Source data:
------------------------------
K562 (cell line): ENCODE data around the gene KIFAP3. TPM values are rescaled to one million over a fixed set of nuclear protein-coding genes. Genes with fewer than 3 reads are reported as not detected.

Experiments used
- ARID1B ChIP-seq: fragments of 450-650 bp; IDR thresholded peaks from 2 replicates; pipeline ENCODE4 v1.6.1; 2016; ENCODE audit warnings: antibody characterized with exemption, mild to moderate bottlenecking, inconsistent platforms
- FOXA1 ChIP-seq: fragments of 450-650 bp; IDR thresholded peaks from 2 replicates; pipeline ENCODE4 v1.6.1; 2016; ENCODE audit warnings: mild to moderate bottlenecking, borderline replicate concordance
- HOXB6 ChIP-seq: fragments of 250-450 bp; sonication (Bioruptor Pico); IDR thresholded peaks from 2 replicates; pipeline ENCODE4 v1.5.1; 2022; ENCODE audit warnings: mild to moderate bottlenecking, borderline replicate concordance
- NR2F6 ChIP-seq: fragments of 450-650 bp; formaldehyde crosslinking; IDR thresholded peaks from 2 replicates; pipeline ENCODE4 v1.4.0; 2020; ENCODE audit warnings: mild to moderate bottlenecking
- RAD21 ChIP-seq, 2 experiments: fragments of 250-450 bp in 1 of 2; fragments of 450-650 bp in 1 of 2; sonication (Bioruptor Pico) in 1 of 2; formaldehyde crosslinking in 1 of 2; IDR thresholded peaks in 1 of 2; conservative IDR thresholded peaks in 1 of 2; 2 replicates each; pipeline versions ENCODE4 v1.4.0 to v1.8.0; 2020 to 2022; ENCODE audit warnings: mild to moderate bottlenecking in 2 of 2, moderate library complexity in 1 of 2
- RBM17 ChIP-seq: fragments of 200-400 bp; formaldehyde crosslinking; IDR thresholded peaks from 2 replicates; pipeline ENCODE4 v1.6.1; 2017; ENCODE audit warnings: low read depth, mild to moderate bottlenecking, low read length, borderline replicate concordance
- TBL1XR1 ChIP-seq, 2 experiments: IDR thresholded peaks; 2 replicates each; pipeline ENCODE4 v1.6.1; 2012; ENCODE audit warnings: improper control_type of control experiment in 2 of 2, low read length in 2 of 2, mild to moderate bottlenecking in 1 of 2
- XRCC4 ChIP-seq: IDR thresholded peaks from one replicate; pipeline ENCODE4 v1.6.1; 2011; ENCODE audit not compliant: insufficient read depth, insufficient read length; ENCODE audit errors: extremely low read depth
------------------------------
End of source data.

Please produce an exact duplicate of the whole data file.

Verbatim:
K562 (cell line): ENCODE data around the gene KIFAP3. TPM values are rescaled to one million over a fixed set of nuclear protein-coding genes. Genes with fewer than 3 reads are reported as not detected.

Experiments used
- ARID1B ChIP-seq: fragments of 450-650 bp; IDR thresholded peaks from 2 replicates; pipeline ENCODE4 v1.6.1; 2016; ENCODE audit warnings: antibody characterized with exemption, mild to moderate bottlenecking, inconsistent platforms
- FOXA1 ChIP-seq: fragments of 450-650 bp; IDR thresholded peaks from 2 replicates; pipeline ENCODE4 v1.6.1; 2016; ENCODE audit warnings: mild to moderate bottlenecking, borderline replicate concordance
- HOXB6 ChIP-seq: fragments of 250-450 bp; sonication (Bioruptor Pico); IDR thresholded peaks from 2 replicates; pipeline ENCODE4 v1.5.1; 2022; ENCODE audit warnings: mild to moderate bottlenecking, borderline replicate concordance
- NR2F6 ChIP-seq: fragments of 450-650 bp; formaldehyde crosslinking; IDR thresholded peaks from 2 replicates; pipeline ENCODE4 v1.4.0; 2020; ENCODE audit warnings: mild to moderate bottlenecking
- RAD21 ChIP-seq, 2 experiments: fragments of 250-450 bp in 1 of 2; fragments of 450-650 bp in 1 of 2; sonication (Bioruptor Pico) in 1 of 2; formaldehyde crosslinking in 1 of 2; IDR thresholded peaks in 1 of 2; conservative IDR thresholded peaks in 1 of 2; 2 replicates each; pipeline versions ENCODE4 v1.4.0 to v1.8.0; 2020 to 2022; ENCODE audit warnings: mild to moderate bottlenecking in 2 of 2, moderate library complexity in 1 of 2
- RBM17 ChIP-seq: fragments of 200-400 bp; formaldehyde crosslinking; IDR thresholded peaks from 2 replicates; pipeline ENCODE4 v1.6.1; 2017; ENCODE audit warnings: low read depth, mild to moderate bottlenecking, low read length, borderline replicate concordance
- TBL1XR1 ChIP-seq, 2 experiments: IDR thresholded peaks; 2 replicates each; pipeline ENCODE4 v1.6.1; 2012; ENCODE audit warnings: improper control_type of control experiment in 2 of 2, low read length in 2 of 2, mild to moderate bottlenecking in 1 of 2
- XRCC4 ChIP-seq: IDR thresholded peaks from one replicate; pipeline ENCODE4 v1.6.1; 2011; ENCODE audit not compliant: insufficient read depth, insufficient read length; ENCODE audit errors: extremely low read depth